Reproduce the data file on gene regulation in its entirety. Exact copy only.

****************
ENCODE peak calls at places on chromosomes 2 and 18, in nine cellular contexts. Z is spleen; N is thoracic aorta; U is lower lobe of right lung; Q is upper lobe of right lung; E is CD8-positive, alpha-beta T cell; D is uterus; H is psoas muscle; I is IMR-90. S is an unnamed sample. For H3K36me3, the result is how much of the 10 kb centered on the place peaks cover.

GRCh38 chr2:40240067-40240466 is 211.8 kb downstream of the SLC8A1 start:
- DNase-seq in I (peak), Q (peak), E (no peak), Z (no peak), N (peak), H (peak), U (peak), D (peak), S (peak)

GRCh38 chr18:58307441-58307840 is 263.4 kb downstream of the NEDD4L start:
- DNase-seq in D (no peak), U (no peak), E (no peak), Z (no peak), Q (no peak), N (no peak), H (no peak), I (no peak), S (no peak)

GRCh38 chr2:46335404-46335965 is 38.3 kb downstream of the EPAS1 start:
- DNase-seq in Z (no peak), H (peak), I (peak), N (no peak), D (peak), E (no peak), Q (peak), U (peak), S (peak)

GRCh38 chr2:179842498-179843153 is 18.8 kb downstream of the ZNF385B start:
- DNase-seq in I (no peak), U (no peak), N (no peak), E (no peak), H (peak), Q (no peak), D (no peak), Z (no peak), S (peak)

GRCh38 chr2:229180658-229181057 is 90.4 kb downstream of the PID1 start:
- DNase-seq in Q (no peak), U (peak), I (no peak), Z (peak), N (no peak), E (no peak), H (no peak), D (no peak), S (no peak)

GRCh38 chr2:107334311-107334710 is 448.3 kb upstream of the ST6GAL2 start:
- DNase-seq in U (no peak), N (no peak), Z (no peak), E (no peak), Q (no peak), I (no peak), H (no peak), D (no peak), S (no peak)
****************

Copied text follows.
ENCODE peak calls at places on chromosomes 2 and 18, in nine cellular contexts. Z is spleen; N is thoracic aorta; U is lower lobe of right lung; Q is upper lobe of right lung; E is CD8-positive, alpha-beta T cell; D is uterus; H is psoas muscle; I is IMR-90. S is an unnamed sample. For H3K36me3, the result is how much of the 10 kb centered on the place peaks cover.

GRCh38 chr2:40240067-40240466 is 211.8 kb downstream of the SLC8A1 start:
- DNase-seq in I (peak), Q (peak), E (no peak), Z (no peak), N (peak), H (peak), U (peak), D (peak), S (peak)

GRCh38 chr18:58307441-58307840 is 263.4 kb downstream of the NEDD4L start:
- DNase-seq in D (no peak), U (no peak), E (no peak), Z (no peak), Q (no peak), N (no peak), H (no peak), I (no peak), S (no peak)

GRCh38 chr2:46335404-46335965 is 38.3 kb downstream of the EPAS1 start:
- DNase-seq in Z (no peak), H (peak), I (peak), N (no peak), D (peak), E (no peak), Q (peak), U (peak), S (peak)

GRCh38 chr2:179842498-179843153 is 18.8 kb downstream of the ZNF385B start:
- DNase-seq in I (no peak), U (no peak), N (no peak), E (no peak), H (peak), Q (no peak), D (no peak), Z (no peak), S (peak)

GRCh38 chr2:229180658-229181057 is 90.4 kb downstream of the PID1 start:
- DNase-seq in Q (no peak), U (peak), I (no peak), Z (peak), N (no peak), E (no peak), H (no peak), D (no peak), S (no peak)

GRCh38 chr2:107334311-107334710 is 448.3 kb upstream of the ST6GAL2 start:
- DNase-seq in U (no peak), N (no peak), Z (no peak), E (no peak), Q (no peak), I (no peak), H (no peak), D (no peak), S (no peak)